Committee to study how to better protect gig workers
The advisory committee on platform workers will study how to strengthen protection of delivery workers, private-hire car drivers and cabbies, said Senior Minister of State for Manpower Koh Poh Koon yesterday.
It will also look into "ensuring a more balanced relationship" between them and the companies they work with, as well as compensation and better protection from workplace injuries, he said.
Several MPs had asked about protections for gig workers.
In his National Day Rally speech on Aug 29, Prime Minister Lee Hsien Loong said the Ministry of Manpower (MOM) would study how to better support such workers.
He noted that workers for delivery platforms such as foodpanda, Grab and Deliveroo have no employment contracts and lack basic job protections such as workplace injury compensation, union representation and employer Central Provident Fund contributions.
Yesterday, Dr Koh said that about 79,000 people worked with matching platforms for their main source of income last year.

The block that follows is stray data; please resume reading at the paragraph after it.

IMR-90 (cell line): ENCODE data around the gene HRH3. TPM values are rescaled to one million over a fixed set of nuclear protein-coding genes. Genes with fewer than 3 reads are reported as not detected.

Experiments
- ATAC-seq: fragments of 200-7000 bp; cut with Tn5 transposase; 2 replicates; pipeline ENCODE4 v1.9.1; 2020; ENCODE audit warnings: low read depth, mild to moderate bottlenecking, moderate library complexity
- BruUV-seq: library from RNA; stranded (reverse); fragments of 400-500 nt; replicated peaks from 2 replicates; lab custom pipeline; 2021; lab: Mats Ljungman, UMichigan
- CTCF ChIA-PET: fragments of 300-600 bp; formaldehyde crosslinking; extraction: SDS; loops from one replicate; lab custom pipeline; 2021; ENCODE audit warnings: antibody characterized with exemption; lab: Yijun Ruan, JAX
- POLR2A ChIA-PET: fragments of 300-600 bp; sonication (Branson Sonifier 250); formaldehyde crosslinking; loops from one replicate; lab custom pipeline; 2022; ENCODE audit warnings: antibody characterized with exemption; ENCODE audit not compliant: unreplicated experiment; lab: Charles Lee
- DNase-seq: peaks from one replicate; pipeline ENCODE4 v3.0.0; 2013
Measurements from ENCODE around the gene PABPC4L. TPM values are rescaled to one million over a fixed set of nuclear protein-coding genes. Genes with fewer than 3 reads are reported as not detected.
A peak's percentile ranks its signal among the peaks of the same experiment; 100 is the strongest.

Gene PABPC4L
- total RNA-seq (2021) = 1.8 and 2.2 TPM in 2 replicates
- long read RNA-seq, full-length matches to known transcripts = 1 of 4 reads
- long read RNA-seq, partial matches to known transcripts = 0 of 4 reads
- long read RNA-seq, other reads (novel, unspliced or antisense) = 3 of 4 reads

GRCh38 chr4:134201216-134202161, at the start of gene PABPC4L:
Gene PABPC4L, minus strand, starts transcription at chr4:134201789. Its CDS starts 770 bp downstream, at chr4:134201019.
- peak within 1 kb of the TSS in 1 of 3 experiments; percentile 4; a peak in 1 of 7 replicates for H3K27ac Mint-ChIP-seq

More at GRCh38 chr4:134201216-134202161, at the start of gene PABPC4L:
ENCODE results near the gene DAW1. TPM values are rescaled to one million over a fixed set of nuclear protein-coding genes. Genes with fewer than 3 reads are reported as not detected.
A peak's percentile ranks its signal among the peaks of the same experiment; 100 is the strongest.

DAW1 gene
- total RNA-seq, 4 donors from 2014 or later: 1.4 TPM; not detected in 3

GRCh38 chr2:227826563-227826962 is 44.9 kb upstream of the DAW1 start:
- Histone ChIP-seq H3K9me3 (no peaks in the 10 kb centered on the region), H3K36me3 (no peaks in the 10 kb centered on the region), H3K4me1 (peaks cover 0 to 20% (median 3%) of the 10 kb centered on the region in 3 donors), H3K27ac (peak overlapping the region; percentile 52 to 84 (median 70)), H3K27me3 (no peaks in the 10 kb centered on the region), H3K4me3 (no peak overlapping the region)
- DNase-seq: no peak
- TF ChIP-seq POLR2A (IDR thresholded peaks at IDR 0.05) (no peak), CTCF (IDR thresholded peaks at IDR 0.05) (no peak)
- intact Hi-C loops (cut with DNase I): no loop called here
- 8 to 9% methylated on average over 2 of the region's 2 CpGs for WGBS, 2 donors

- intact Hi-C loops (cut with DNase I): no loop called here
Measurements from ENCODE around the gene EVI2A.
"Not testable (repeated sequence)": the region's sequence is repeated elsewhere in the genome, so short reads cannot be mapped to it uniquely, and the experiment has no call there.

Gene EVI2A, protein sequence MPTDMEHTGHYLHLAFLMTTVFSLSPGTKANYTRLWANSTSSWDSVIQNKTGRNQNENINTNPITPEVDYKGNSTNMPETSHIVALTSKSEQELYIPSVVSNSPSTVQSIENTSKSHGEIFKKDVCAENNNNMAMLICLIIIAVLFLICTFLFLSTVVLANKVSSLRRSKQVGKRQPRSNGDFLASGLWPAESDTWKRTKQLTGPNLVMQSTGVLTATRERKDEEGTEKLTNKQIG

Of these, about half were private-hire car drivers and one-third were taxi drivers. The rest were mostly car and light goods vehicle drivers using delivery service platforms to obtain delivery work.
From 2018 to last year, the median monthly income of full-time employed residents in these three occupations ranged between $1,500 and $2,000, Dr Koh said.
Mr Melvin Yong (Radin Mas) asked about injuries and fatalities among food and goods delivery riders, and whether these could be related to riders rushing to meet daily incentive targets.
Dr Koh said there were two deaths of such workers each year in 2019 and last year. There were no such deaths in 2018 - the first year these figures were tracked.
There is no data on traffic-related injuries for such riders, he added.
Dr Tan Wu Meng (Jurong GRC) asked if the compensation and support provided to the families of gig workers who had lost their lives were comparable to that provided in cases of similar accidents in delivery firms.
Dr Koh said he did not have the information, but as gig workers are not treated as employees, the amount of compensation, if any, "would not be commensurate with what employees would probably get under the Employment Act".
The issue of compensation is something the advisory committee would look into, Dr Koh said.